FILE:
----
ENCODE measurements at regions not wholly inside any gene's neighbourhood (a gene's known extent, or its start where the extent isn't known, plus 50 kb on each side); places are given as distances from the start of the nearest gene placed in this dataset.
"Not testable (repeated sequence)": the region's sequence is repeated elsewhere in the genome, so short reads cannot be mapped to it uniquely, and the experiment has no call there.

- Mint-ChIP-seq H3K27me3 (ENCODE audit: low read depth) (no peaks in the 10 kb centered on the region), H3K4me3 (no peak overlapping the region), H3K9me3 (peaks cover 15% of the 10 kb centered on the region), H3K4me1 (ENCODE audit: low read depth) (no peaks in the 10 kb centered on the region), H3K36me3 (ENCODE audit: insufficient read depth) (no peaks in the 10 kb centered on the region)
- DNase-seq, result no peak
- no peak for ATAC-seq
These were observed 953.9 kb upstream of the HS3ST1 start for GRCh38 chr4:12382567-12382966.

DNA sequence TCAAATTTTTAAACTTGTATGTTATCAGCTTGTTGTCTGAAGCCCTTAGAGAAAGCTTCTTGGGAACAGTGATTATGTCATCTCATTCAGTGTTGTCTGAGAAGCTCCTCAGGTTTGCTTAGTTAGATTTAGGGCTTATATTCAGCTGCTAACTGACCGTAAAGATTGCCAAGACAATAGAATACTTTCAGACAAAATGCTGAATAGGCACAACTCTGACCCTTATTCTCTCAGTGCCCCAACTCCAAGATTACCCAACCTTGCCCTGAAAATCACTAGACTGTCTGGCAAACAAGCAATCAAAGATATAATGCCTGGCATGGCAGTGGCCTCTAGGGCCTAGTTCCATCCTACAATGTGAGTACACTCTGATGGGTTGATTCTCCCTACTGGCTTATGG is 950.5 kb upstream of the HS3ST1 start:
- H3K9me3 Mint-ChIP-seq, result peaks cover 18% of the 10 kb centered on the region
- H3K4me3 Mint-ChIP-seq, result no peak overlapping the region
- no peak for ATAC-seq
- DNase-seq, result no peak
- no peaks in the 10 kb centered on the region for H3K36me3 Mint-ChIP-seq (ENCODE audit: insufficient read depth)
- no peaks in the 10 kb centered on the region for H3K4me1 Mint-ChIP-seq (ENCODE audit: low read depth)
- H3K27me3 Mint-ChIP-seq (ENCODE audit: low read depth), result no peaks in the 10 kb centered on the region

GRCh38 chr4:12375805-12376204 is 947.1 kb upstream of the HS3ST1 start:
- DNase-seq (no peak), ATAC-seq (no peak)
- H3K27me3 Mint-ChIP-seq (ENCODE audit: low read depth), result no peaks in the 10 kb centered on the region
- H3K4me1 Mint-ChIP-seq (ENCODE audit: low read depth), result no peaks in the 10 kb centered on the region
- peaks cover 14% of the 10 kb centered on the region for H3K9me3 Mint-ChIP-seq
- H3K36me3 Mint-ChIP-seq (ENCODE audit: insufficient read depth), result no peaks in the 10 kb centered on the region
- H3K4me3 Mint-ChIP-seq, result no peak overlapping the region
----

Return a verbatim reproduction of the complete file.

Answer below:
ENCODE measurements at regions not wholly inside any gene's neighbourhood (a gene's known extent, or its start where the extent isn't known, plus 50 kb on each side); places are given as distances from the start of the nearest gene placed in this dataset.
"Not testable (repeated sequence)": the region's sequence is repeated elsewhere in the genome, so short reads cannot be mapped to it uniquely, and the experiment has no call there.

- Mint-ChIP-seq H3K27me3 (ENCODE audit: low read depth) (no peaks in the 10 kb centered on the region), H3K4me3 (no peak overlapping the region), H3K9me3 (peaks cover 15% of the 10 kb centered on the region), H3K4me1 (ENCODE audit: low read depth) (no peaks in the 10 kb centered on the region), H3K36me3 (ENCODE audit: insufficient read depth) (no peaks in the 10 kb centered on the region)
- DNase-seq, result no peak
- no peak for ATAC-seq
These were observed 953.9 kb upstream of the HS3ST1 start for GRCh38 chr4:12382567-12382966.

DNA sequence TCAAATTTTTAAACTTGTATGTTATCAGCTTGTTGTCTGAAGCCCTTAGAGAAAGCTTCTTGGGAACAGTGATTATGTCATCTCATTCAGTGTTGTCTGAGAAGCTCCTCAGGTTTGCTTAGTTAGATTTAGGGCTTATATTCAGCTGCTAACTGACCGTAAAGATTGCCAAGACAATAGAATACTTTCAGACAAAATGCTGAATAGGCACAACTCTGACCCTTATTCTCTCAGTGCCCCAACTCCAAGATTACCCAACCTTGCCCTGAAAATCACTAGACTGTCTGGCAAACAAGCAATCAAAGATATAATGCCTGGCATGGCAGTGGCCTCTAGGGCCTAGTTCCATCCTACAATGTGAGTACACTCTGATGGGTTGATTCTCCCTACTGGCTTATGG is 950.5 kb upstream of the HS3ST1 start:
- H3K9me3 Mint-ChIP-seq, result peaks cover 18% of the 10 kb centered on the region
- H3K4me3 Mint-ChIP-seq, result no peak overlapping the region
- no peak for ATAC-seq
- DNase-seq, result no peak
- no peaks in the 10 kb centered on the region for H3K36me3 Mint-ChIP-seq (ENCODE audit: insufficient read depth)
- no peaks in the 10 kb centered on the region for H3K4me1 Mint-ChIP-seq (ENCODE audit: low read depth)
- H3K27me3 Mint-ChIP-seq (ENCODE audit: low read depth), result no peaks in the 10 kb centered on the region

GRCh38 chr4:12375805-12376204 is 947.1 kb upstream of the HS3ST1 start:
- DNase-seq (no peak), ATAC-seq (no peak)
- H3K27me3 Mint-ChIP-seq (ENCODE audit: low read depth), result no peaks in the 10 kb centered on the region
- H3K4me1 Mint-ChIP-seq (ENCODE audit: low read depth), result no peaks in the 10 kb centered on the region
- peaks cover 14% of the 10 kb centered on the region for H3K9me3 Mint-ChIP-seq
- H3K36me3 Mint-ChIP-seq (ENCODE audit: insufficient read depth), result no peaks in the 10 kb centered on the region
- H3K4me3 Mint-ChIP-seq, result no peak overlapping the region